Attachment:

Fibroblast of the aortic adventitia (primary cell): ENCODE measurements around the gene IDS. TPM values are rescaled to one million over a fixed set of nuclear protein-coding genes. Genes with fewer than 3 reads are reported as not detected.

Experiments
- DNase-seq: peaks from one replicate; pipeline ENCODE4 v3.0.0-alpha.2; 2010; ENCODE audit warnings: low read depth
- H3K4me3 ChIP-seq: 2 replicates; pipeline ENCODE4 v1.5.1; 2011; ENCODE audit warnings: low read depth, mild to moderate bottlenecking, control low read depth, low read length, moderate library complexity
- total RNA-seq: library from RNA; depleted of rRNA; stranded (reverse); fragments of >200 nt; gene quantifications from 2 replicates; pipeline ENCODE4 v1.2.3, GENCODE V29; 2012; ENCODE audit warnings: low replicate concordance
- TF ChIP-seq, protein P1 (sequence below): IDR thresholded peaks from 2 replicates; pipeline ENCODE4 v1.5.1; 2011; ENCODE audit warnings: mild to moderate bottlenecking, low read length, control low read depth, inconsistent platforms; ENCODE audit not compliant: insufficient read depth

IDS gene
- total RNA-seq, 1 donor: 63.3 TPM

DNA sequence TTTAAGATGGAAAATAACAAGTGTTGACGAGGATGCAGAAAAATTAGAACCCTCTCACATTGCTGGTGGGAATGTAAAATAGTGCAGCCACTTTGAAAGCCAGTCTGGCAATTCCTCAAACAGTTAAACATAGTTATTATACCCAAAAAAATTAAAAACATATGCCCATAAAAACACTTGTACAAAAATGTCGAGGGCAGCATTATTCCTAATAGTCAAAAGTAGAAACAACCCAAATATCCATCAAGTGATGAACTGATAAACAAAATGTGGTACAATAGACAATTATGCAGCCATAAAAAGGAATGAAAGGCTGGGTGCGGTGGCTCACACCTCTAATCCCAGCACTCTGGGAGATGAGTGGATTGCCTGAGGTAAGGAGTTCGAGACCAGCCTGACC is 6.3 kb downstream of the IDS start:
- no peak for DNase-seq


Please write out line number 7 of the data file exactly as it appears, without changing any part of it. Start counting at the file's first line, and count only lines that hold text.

IDS gene